“Naomi was so shy in the beginning, she didn’t even talk,” he said in a recent interview. Bajin noticed that she liked anime. So he began watching it, and learning about it, then made casual references to it before or after practice, which began to draw her out. “She saw that I showed interest in something that interested her. With Naomi, it takes trust and belief.”
Never celebrated winning points or games.
There is a very basic and fair question to ask when considering Osaka’s career: Does she actually like tennis? Did she ever?
“Yeaahhh?” Solomon said in a singsong, the way people intonate when they are not quite convinced of what they are saying.
Solomon was one of several South Florida coaches who shared his services at little or no cost to help Francois fulfill his dream of producing the next iteration of Venus and Serena Williams.
Mari, who is 18 months older than Naomi and as free with her emotions as Naomi is bottled up, initially had more drive to achieve stardom, Solomon and the other coaches said. She ultimately lacked the size, speed and power of her younger sister, who at 5 feet, 11 inches tall is about a half-foot taller. Mari Osaka’s singles ranking peaked at 280 in 2018. She retired last year.
Her younger sister’s motivations were more of a mystery.
Bill Adams, who coached the girls when the family first moved to Florida from New York in 2006, said Naomi Osaka was tough to read even as a 10-year-old. She never refused to do a drill or “made a face,” Adams said, but she never celebrated good shots or winning points or games. A dozen years later, Adams ran into Osaka at the Evert Tennis Academy after she won the Indian Wells Masters, the first significant title of her career.
“I told her I was pleased because I didn’t think you really liked it in the beginning,” Adams said.
For years, the coaches said, beating her older sister was Osaka’s primary motivation. Once that became possible, her dreams expanded. Patrick Tauma, who coached the Osaka girls when Naomi was in her midteens, said he once asked her what she dreamed of accomplishing on the tennis court. She told him it was to beat Serena Williams in the final of the U.S. Open.
She accomplished that in 2018, but the victory was somewhat tarnished by Williams’ meltdown amid confrontations with the chair umpire, who penalized her for receiving coaching during the match. Osaka was in tears during the trophy ceremony.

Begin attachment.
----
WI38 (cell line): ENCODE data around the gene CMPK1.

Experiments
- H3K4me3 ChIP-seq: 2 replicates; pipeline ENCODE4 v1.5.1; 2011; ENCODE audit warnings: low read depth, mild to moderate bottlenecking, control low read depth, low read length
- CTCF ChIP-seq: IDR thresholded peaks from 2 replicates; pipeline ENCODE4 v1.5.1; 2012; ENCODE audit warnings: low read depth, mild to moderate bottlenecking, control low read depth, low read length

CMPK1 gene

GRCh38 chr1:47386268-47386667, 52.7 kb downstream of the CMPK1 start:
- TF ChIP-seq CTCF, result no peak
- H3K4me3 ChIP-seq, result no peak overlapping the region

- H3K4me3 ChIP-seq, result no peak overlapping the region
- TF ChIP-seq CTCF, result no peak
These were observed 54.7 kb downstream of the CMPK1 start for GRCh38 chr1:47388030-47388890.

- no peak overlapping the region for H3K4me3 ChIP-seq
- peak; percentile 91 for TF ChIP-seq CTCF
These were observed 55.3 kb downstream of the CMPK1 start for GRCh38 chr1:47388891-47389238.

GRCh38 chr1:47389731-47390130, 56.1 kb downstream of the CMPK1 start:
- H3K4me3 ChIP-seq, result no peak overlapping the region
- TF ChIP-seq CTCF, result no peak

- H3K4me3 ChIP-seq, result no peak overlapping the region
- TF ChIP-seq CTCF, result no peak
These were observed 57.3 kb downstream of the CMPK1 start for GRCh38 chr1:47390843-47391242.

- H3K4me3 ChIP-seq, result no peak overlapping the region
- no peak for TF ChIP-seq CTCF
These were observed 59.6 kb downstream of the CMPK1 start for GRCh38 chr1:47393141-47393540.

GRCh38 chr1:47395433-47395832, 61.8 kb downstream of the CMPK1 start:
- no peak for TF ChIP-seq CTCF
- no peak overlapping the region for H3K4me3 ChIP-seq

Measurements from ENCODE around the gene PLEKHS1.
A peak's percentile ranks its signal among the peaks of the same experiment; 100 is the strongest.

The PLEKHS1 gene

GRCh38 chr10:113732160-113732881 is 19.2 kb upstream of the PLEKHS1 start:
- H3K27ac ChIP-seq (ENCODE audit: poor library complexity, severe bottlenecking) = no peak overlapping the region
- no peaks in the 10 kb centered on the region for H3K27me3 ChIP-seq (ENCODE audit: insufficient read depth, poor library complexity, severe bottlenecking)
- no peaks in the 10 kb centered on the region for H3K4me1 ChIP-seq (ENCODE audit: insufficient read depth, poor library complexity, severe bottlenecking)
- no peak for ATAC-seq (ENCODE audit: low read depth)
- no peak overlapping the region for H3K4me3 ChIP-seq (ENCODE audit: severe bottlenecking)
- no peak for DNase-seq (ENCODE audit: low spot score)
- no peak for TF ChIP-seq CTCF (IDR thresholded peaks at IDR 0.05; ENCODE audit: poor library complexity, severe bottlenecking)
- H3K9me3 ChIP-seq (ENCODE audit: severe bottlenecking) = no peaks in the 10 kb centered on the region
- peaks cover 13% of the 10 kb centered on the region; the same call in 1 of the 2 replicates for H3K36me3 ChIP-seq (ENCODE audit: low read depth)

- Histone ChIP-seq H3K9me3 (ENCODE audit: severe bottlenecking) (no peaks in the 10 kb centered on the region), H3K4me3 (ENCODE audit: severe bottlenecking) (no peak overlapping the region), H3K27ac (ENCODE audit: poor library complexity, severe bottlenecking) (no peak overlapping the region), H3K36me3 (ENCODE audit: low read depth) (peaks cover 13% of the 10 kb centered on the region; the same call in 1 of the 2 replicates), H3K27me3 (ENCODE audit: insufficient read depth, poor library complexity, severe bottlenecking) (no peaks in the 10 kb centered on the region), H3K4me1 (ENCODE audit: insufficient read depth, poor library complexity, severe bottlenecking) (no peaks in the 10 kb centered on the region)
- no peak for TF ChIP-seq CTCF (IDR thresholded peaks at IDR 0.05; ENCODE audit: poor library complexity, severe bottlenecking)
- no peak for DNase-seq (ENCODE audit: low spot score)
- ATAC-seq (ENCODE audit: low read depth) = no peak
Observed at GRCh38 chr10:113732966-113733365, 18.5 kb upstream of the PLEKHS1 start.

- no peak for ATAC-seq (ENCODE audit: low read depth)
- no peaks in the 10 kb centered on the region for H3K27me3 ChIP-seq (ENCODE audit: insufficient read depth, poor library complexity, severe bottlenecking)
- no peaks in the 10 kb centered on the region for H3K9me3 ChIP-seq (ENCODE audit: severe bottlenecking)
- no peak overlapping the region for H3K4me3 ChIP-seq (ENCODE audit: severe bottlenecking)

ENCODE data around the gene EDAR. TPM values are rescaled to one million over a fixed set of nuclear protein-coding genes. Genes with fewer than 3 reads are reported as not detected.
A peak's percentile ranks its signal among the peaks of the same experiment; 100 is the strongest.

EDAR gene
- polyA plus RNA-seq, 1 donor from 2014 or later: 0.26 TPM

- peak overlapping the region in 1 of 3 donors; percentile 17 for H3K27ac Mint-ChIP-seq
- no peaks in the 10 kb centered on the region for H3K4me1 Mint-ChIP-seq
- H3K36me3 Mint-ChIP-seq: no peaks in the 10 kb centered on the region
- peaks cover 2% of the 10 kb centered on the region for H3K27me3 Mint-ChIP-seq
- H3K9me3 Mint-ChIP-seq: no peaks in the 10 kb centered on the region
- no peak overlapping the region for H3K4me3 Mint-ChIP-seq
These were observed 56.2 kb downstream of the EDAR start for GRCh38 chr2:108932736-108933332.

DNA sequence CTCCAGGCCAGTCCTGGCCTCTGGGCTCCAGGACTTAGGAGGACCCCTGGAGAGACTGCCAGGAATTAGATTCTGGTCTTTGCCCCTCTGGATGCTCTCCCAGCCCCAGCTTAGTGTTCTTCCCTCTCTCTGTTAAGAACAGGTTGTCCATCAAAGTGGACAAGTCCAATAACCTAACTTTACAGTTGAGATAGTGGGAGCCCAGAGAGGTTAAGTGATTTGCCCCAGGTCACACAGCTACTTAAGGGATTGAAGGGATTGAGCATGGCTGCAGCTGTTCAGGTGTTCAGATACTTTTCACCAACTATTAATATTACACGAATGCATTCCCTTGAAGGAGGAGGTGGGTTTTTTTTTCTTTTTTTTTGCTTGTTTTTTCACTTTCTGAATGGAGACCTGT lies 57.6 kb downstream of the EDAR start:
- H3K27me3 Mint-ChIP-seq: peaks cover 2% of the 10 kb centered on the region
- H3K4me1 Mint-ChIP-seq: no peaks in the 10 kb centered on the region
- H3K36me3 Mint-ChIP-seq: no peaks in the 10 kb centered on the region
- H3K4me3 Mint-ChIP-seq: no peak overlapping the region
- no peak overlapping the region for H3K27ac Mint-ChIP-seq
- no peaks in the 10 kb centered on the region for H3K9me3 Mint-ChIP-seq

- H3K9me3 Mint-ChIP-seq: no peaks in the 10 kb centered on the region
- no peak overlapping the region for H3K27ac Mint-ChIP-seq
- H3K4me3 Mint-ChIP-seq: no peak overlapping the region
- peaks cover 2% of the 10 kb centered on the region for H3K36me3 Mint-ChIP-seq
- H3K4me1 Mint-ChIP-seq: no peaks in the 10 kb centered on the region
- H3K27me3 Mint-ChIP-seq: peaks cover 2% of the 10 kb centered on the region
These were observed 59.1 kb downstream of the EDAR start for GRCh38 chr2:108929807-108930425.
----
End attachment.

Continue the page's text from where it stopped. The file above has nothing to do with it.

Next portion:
“I feel like she lost her purpose,” Tauma said. “She is so young. It all went so fast for her.”
Osaka’s relationship with Solomon, who coached her when she was 16, was less harmonious. It ended not long after he questioned her definition of working hard, every day. He said the dynamic of their relationship was backward, with the coach pulling the student instead of the other way around.
“I’m not saying it wasn’t there at times, but to bring out the full potential, you need to do that on a consistent basis,” Solomon said. “She was young; I was maybe too impatient, but I’m not going to spend time on the court with you if you are not willing to do that.”
Work, wins and then a crash.
Clearly, Osaka figured out how to work hard consistently enough to win four Grand Slam titles, but eventually winning offered relief rather than happiness or fulfillment, despite the money, fame and platform that it also gave her.
Did she understand everything that would come with her success on the court, Tauma wondered — the heat of the spotlight, the obligations to sponsors, the weight of being a symbol of a new, more multicultural and open Japan?
“She just wants to be a tennis player,” Tauma said. “Now she is a money machine. All these people working around her like a company. She feels like I am not a player anymore.”
In the fall, he reached out to Osaka’s team and offered to spend a little time on the court with her as a way of getting back to her roots and remembering the good things about the game and “the smell of when you were starving.” Tauma never heard back.
At the time, Osaka was busy with things she did not get to do growing up, like driving from her home in Los Angeles to the Bay Area to have sleepovers.
“I didn’t really have that many friends, so I didn’t really talk to anyone,” she said.
Eventually, her desire to be on the court once more returned. She texted her coach and trainer and asked if they would be willing to work with her again. During her first practices, she tried to be acutely aware of whether she wanted to be there, whether she could be fully committed in each moment, because if she did not, she knew she was wasting everyone’s time.
“I’m not sure if this is going to work out well,” she said this month in Melbourne.
Osaka was mostly solid in her first-round win against Camila Osorio of Spain. She said that she often felt happy starting the year in Australia. Whether she can stay that way is anyone’s guess.
This article originally appeared in The New York Times.